Cancer is Crap: Feathers and Capes

For those of you following along, we have come to the end of Leanne’s blog Cancer is Crap. Her last words, “I’m telling you, angels and superheroes … they walk among us” still send shivers down my spine and cause my eyes to sting with tears. Because I know they do walk among us and live in us, well after they are gone.

Leanne is one of these angels and a superhero in her own right. After leaving us nine years ago, her words still hold so much truth about living with cancer. I often wonder what she would think about the fact that her blog, published in Chatelaine over a decade ago, would continue to resonate with people affected by the disease. And that part of her legacy would be to unify the experience of living with a life-threatening illness so other women wouldn’t feel so isolated and alone. Although I never met Leanne personally, I have since become closer with her inner circle of friends and I think she might say something like, “Cancer is Crap – but life is pretty f*cking awesome and beautiful. Time to stop reading my blog and go live it, sisters.” – Shawna Rich-Ginsberg

APRIL 21, 2010 · 4:25 PM

Several weeks ago I met a woman named Janet, a friend of a friend who, like me, is a young mother with metastatic breast cancer. There are about a million other things that would likely have led us to friendship anyway, but unwanted intimate knowledge of the particular agonies, fears and triumphs of life with metastatic breast cancer is a pretty powerful common ground to share.

Janet has been at this cancer thing for a few years longer than I have, and she really knows her way around. I thought I was informed and self-advocating? Next to Janet I look like a bit of a slacker. But the great thing is she’s a natural mentor, with an indomitable nurturing streak and a determination to empower other people. She simply can’t stand the idea of cancer bullying anyone, and she does what she can to stop it from happening.

To me it seemed as though she appeared right out of the clear blue sky just when I most needed her, and so I started calling her my guardian angel. It’s true: I write “Flap Flap” in the subject line of my e-mails to her, and I swear when she sits down at my kitchen counter for a chat I sometimes see tiny downy feathers floating through the beams of sunlight in my kitchen. Probably not auras.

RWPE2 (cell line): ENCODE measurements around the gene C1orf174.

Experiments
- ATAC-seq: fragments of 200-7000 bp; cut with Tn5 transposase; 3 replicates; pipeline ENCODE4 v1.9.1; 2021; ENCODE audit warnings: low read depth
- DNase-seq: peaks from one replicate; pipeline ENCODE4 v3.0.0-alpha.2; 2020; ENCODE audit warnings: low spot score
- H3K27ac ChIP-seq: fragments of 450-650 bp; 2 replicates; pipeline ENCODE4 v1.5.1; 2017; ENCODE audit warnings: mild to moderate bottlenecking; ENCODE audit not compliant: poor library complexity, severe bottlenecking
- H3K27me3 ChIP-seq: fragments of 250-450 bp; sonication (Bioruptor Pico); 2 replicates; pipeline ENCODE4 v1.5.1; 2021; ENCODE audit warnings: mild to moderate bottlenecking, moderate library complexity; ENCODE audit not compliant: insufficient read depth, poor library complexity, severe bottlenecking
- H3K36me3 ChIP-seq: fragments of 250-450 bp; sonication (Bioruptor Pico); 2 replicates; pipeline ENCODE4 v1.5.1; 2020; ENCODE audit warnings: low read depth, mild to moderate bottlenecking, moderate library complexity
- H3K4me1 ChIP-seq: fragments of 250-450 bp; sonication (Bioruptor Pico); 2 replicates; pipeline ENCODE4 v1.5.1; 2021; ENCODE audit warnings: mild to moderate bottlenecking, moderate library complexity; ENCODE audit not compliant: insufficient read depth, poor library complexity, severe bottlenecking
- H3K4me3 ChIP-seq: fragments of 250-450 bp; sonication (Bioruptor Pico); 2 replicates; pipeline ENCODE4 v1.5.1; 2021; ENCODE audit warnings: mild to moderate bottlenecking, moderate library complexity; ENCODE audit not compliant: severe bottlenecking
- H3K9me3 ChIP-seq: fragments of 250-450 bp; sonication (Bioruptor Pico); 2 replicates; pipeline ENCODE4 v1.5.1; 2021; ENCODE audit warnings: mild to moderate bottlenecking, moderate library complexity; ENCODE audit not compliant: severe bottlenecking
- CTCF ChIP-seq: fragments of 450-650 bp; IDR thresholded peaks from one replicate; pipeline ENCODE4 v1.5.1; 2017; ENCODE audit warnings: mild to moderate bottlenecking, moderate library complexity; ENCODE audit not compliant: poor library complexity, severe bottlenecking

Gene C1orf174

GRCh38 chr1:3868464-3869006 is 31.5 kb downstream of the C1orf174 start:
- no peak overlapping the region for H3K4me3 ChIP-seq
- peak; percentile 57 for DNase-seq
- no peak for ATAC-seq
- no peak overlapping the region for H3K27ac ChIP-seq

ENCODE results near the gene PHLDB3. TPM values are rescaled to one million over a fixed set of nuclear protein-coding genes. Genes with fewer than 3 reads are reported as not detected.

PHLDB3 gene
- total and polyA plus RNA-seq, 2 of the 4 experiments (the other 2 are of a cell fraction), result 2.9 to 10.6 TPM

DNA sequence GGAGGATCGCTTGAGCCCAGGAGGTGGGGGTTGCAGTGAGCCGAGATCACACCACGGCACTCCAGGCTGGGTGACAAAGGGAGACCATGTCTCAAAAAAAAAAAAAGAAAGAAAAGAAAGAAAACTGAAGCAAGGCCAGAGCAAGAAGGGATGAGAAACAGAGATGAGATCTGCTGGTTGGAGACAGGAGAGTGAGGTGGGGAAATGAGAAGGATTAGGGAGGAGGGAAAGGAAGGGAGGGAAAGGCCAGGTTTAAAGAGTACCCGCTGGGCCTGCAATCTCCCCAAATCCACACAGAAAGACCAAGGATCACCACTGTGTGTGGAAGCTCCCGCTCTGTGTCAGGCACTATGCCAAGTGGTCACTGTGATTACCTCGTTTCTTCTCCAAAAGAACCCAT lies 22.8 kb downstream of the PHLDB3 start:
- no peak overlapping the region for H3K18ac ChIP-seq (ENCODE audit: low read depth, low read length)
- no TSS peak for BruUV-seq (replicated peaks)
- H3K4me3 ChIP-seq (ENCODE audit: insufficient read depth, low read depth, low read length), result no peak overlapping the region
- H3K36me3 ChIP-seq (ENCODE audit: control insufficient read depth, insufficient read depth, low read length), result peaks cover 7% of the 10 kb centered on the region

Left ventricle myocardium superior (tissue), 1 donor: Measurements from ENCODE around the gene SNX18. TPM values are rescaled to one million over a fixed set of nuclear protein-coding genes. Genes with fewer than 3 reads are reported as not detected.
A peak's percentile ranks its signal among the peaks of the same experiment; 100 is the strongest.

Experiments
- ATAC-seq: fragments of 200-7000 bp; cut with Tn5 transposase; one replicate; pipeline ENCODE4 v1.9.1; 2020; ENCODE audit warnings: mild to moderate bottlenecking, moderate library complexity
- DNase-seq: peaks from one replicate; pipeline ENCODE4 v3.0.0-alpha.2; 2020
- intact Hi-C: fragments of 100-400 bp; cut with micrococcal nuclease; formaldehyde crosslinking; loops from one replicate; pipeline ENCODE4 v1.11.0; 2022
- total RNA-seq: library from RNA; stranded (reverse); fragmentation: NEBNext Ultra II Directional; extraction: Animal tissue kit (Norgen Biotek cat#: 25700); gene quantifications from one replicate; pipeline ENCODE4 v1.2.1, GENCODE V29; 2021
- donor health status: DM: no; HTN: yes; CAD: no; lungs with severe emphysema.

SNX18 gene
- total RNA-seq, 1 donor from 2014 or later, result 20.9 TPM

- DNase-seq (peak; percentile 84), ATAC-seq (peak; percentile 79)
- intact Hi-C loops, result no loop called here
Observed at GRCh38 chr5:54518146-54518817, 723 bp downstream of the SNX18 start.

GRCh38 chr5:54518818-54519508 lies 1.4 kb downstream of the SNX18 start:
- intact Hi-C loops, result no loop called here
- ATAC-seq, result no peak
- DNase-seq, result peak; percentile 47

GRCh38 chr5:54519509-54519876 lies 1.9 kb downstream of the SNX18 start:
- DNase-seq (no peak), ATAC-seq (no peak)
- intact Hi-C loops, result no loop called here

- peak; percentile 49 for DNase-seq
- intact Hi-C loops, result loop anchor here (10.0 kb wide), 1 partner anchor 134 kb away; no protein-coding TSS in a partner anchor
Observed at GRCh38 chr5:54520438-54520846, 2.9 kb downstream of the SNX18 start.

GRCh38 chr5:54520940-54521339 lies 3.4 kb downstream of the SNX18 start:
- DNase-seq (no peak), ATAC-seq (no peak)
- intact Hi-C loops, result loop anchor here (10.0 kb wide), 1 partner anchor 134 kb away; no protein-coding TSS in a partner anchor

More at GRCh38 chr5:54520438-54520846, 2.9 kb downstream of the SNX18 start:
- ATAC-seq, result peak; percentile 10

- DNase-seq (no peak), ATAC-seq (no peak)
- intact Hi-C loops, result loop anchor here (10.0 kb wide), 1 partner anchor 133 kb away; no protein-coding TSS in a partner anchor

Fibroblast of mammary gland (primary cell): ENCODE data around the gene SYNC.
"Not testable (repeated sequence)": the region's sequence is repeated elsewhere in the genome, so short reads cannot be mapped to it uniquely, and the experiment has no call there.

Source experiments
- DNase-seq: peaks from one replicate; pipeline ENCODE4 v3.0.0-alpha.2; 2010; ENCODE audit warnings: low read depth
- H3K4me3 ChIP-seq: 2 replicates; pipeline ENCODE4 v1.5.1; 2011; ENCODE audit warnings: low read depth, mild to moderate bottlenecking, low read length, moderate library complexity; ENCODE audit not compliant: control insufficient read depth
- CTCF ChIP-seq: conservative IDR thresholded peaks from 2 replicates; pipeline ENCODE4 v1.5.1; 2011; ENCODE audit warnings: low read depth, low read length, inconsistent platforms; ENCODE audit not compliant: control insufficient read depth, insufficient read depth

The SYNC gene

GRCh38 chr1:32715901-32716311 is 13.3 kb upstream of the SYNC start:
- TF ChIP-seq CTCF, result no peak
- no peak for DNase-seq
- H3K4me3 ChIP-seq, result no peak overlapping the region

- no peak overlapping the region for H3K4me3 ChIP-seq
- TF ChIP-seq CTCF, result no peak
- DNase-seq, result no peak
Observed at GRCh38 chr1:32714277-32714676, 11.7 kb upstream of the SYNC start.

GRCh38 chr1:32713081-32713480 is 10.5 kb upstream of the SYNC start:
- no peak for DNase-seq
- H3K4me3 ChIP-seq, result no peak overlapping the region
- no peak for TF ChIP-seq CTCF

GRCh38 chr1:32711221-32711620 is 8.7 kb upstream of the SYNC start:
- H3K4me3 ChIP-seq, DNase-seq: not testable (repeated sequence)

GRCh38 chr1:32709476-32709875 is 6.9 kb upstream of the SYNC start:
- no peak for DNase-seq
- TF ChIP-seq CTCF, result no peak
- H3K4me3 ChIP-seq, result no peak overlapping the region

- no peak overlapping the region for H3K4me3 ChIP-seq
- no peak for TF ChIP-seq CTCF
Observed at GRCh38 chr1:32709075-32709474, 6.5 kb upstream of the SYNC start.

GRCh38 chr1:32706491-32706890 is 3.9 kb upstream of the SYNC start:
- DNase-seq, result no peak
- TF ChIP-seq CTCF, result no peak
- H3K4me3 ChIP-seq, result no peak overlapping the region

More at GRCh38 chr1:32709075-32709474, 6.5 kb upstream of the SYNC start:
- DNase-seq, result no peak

Anyway, back before we went to Detroit, Janet was at my side making sure I knew that there were lots of ways for me to keep actively fighting this cancer, even if I wasn’t yet enlisted in a clinical trial. At a time when I felt abandoned by the hospital and health system, Janet offered practical, tangible things I could do, people I could contact, steps I could take so that I wouldn’t feel helpless; like a sitting duck in cancer’s crosshairs.

And one of the greatest gifts Janet gave me was to introduce me to Constantine. He’s been one of Janet’s secret weapons in her own uphill journey with this beast, and if she’s a guardian angel, he’s a superhero. She found him on the peer-to-peer cancer support site No Surrender – – where (under the web name “Edge”) he acts as resident medical researcher. What that means is that Constantine responds to cancer patients’ questions about treatment options and myriad other confusing matters with clear summaries of relevant cancer research compiled from innumerable credible sources around the globe. Constantine himself is not actually producing the research in question – which means he remains an impartial and unbiased third-party. What he does is gather, evaluate and present findings to people who would otherwise be unable to find and make sense of the facts they need to make informed choices about their survival. And Constantine does all this for free.

So, while I haven’t actually seen the cape, I think it’s fair to say that there’s some pretty superhuman generosity of spirit at work here. The sheer volume of information that he compiles is in itself overwhelming to contemplate, but that he then examines case-by­case requests for specific information is giving to a degree I can barely fathom. And not just because I suck at research and statistics and would rather have my toenails pulled out than have to do it myself. Anyway, I’m deeply grateful to Constantine for his continued guidance, and always to Janet for taking me under her gigantic wings.

I’m telling you, angels and superheroes … they walk among us.

Rethink is proud to republish the original blog posts of Leanne Coppen first featured by Chatelaine. Leanne passed away in 2011 from metastatic breast cancer and we are honoured that her friends and family have allowed us to share her words here on the Rethink blog.

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